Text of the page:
Angela Vicari said she jumped at the chance to join a Kaye Scholer team representing migrant farm workers after she joined the firm in 2004 because “it sounded like a very complex case, not one where you handle and wrap up in a few months,” and it would offer opportunities for professional development.
Her instincts on both counts were correct. Seven years later, Vicari, who has become lead counsel for her firm in Hernandez v. Garcia-Botello, 02-CV-523S, in New York’s Western District, has spent more than 1,035 pro bono hours representing workers who sued labor contractors and farm owners alleging they were not paid federal and state minimum wages, as required by the Fair Labor Standards Act and state law.
The workers also claim the defendants violated the federal Migrant and Seasonal Agricultural Worker Protection Act by providing false information at the time of recruitment, failing to pay for all hours worked, transporting workers in unsafe vehicles and housing them in dilapidated labor camps.
The plaintiffs seek payments to each worker for actual and punitive damages.
This year, Vicari, 32, has been spearheading settlement talks.
If her hours spent on Hernandez were billable, the firm estimates that would translate to about $383,208, not including staff and disbursements.
In her day job, Vicari handles a general commercial litigation practice representing financial institutions, pharmaceutical companies and hedge funds in matters such as breach of contract, fraud or securities suits. She also has defended clients in product liability litigation involving pharmaceutical drugs, pain pumps, medical devices and other products.
The farm workers’ case came to the attention of the Worker Justice Center of New York, which requested Kaye Scholer’s help in 2005, a year after a few contractors pleaded guilty to charges of forced labor and harboring illegal immigrants. The Worker Justice Center, formerly known as Farmworker Legal Services of New York, had been pursuing a civil case against the contractors and farm owners since 2002.
The case did indeed provide Vicari with opportunities for professional development. Since joining the team, she amended the group’s complaint to include new defendants and claims, coordinated discovery, took key depositions and drafted major pleadings, including the briefs on class certification and summary judgment. Class certification as well as the defendants’ motion for summary judgment were denied.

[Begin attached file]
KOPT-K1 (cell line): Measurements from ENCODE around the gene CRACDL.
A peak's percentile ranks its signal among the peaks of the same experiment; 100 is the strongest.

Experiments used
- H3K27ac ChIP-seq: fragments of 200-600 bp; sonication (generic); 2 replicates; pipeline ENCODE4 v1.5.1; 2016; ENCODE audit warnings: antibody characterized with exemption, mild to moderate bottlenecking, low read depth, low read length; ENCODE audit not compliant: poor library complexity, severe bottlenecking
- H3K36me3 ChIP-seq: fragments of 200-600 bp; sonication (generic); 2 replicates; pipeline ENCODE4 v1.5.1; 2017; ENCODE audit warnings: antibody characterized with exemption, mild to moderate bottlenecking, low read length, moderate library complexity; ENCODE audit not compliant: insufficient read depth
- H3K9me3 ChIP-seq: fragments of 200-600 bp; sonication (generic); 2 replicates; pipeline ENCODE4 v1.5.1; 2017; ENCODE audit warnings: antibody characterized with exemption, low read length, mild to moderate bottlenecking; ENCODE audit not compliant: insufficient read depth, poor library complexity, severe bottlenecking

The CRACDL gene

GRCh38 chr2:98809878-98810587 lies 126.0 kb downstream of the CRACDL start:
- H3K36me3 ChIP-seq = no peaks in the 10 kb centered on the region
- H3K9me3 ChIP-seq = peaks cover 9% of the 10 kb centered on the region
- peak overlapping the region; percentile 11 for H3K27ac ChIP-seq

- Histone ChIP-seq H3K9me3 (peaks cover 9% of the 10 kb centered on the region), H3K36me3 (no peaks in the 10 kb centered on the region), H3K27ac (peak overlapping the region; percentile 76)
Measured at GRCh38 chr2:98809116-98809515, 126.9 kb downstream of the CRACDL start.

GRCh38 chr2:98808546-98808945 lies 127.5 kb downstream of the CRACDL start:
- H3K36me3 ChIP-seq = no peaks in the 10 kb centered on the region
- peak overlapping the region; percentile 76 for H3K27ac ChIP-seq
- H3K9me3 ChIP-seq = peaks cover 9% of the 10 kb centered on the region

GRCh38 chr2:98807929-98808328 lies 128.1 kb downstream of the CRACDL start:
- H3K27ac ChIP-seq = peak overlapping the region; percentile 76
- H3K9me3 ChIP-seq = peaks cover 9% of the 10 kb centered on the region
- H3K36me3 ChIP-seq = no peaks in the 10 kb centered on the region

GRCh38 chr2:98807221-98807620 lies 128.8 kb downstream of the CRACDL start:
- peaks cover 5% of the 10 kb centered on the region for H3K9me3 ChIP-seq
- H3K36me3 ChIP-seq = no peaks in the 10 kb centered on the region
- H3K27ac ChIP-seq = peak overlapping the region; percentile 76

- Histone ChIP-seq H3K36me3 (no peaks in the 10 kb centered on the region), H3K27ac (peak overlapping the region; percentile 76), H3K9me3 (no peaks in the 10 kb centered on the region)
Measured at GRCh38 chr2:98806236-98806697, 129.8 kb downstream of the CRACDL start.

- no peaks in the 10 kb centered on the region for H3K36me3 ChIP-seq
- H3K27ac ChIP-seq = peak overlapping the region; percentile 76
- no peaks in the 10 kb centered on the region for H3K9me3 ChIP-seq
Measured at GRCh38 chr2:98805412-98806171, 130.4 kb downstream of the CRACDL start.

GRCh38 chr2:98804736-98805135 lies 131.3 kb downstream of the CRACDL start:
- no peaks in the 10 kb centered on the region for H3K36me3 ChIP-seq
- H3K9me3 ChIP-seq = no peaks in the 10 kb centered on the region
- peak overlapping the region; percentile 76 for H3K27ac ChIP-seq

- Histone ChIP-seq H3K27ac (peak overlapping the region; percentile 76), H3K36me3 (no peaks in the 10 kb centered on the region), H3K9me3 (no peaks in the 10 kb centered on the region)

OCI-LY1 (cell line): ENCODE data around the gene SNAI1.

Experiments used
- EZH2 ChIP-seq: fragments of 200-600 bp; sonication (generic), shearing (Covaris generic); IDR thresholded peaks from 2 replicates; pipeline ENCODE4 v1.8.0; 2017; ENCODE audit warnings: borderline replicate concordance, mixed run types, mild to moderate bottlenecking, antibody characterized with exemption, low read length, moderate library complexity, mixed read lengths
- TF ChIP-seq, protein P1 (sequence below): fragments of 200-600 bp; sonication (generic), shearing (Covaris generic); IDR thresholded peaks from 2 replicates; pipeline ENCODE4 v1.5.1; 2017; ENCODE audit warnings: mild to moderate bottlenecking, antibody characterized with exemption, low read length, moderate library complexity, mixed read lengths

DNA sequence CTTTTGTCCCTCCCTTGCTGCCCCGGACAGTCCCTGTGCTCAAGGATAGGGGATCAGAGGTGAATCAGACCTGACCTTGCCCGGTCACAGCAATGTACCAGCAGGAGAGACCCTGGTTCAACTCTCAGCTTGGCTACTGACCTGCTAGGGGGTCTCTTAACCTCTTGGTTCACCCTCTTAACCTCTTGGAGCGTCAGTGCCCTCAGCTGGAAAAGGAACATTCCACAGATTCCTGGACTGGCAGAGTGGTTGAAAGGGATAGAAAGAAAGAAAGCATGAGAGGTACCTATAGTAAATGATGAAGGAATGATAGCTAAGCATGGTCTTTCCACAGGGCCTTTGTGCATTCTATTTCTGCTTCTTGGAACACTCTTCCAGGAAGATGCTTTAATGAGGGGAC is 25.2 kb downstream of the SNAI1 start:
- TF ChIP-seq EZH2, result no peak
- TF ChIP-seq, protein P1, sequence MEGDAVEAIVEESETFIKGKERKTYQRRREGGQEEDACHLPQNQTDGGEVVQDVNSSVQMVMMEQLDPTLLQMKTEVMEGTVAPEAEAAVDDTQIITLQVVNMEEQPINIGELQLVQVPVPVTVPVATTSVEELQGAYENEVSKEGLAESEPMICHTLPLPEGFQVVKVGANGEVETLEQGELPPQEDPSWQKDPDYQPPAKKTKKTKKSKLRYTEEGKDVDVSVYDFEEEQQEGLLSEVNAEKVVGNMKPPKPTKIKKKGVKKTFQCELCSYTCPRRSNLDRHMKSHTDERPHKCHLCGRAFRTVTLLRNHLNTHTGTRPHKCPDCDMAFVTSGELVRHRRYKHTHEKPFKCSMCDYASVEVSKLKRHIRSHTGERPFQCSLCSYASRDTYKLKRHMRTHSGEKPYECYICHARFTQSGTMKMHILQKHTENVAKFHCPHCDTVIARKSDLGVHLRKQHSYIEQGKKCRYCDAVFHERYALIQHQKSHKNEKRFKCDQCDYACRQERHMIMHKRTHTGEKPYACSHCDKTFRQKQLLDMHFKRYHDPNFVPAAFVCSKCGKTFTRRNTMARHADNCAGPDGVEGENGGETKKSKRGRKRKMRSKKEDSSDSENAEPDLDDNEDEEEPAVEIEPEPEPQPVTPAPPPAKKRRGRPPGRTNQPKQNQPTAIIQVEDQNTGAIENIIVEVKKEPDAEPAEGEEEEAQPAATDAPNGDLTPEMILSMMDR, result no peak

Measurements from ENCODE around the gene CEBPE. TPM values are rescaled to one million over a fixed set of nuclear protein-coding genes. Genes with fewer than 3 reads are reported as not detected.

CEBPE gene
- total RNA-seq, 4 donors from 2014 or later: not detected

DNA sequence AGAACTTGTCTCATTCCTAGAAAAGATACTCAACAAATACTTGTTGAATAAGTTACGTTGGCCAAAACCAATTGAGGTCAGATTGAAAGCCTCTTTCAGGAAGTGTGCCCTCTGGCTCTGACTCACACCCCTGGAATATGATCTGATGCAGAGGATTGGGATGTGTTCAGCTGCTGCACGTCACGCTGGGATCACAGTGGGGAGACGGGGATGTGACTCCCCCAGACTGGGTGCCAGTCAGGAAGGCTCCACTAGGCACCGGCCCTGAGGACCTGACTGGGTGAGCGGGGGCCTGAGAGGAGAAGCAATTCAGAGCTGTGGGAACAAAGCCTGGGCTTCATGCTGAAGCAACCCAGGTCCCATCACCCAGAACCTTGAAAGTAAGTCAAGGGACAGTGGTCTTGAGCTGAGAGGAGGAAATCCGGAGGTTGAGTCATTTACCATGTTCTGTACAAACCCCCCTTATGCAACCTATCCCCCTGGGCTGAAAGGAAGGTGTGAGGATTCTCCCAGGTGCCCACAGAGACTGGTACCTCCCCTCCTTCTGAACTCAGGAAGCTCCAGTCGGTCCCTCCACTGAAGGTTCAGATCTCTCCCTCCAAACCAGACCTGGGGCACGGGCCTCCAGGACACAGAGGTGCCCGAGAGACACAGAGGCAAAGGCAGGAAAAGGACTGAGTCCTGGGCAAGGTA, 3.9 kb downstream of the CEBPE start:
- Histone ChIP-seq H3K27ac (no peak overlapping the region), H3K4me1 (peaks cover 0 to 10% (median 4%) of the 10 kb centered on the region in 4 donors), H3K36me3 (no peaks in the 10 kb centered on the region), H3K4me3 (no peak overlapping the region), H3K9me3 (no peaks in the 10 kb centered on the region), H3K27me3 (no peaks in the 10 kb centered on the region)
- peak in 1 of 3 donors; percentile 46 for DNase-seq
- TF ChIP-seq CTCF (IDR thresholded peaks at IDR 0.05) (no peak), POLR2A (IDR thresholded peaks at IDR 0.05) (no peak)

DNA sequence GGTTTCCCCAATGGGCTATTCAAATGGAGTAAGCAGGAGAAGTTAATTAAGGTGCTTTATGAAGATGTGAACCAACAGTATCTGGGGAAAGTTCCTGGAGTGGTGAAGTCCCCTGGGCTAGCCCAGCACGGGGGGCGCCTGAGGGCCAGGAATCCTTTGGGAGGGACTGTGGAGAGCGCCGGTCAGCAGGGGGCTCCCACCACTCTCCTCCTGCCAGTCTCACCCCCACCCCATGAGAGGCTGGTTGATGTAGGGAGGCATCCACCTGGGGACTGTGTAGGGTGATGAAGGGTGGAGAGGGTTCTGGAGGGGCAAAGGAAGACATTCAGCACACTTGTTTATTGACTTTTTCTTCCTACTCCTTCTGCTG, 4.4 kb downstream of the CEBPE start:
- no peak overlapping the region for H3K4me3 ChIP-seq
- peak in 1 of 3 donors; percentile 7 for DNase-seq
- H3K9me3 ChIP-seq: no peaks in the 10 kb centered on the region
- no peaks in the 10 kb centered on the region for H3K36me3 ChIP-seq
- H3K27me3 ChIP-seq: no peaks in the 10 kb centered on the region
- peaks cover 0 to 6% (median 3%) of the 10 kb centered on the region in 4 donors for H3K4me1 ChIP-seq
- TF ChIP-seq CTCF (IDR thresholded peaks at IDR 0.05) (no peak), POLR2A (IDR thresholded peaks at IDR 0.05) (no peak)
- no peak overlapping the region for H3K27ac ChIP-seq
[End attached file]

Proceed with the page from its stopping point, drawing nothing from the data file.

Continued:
The case presented major logistical challenges as the farm workers had scattered while the contractors were in prison across the country.
Vicari traveled to a remote Texas town to handle a deposition of a contractor incarcerated there. She also traveled to Arizona and Rochester to interview clients and appeared several times in Buffalo federal court for hearings and conferences. She has traveled more for this case than for any one case on her corporate roster, she said.
“These are not your in-house counsel that you send them an email and get a response five minutes later,” she said. “Our clients don’t have email. It just makes everything more time-consuming and logistically a little more difficult than most cases.”
Language was another challenge. The clients speak Spanish and Vicari does not, so every client communication involves an interpreter.
About 10 Kaye Scholer attorneys have worked on the matter, but Vicari is the only one who has been on it from the start.
“The situation they found themselves in was something they wouldn’t be able to solve or get redress without counsel,” Vicari said. “That’s immediately part of the reason why you work on these types of cases.”
Vicari brought the resources of her firm to this case, said Lewis Papenfuse, executive director of the Worker Justice Center.
“These workers were treated horribly,” Papenfuse said. Vicari “really understood the issues and understood the immense difficulty it was to work with people who were abused like that and also highly transient and needed to find work.”
James Herschlein, co-chair of Kaye Scholer’s complex commercial litigation department, said Vicari stood out in the way she overcame the legal obstacles put up by the defendants.
“The defense tried to bully back and so nothing was consented to, nothing was easy,” Hersehlein said, adding that at the time the case began Vicari was a young, junior associate. “You’d have to do motion after motion. This case took incredible guts.”
Vicari was a summer associate at Kaye Scholer in 2003 and became a first year right after graduating from Columbia Law School.
The farm workers’ case is not her only pro bono commitment. Now chair of the New York City Bar’s Young Lawyers Committee, Vicari spent about 200 hours on pro bono last year and has devoted about 1,747 hours on multiple pro bono cases while at Kaye Scholer, according to Elly Spiegel, the firm’s pro bono administrator.
Among the matters she has handled are working with the New York City Law Department to defend a negligent supervision case; and joining a Kaye Scholer team on behalf of foster children suing the state of Oklahoma over alleged abuses in the foster-care system.
Kaye Scholer encourages pro bono work but does not require lawyers to fill a quota.
Vicari’s strong commitment to the farm worker case persuaded Kaye Scholer to take it on and continue with it for seven years.
“It’s pretty unusual for an associate to be the lead attorney on a case of this magnitude,” Spiegel said. “Having somebody as especially committed as Angela makes a huge difference.”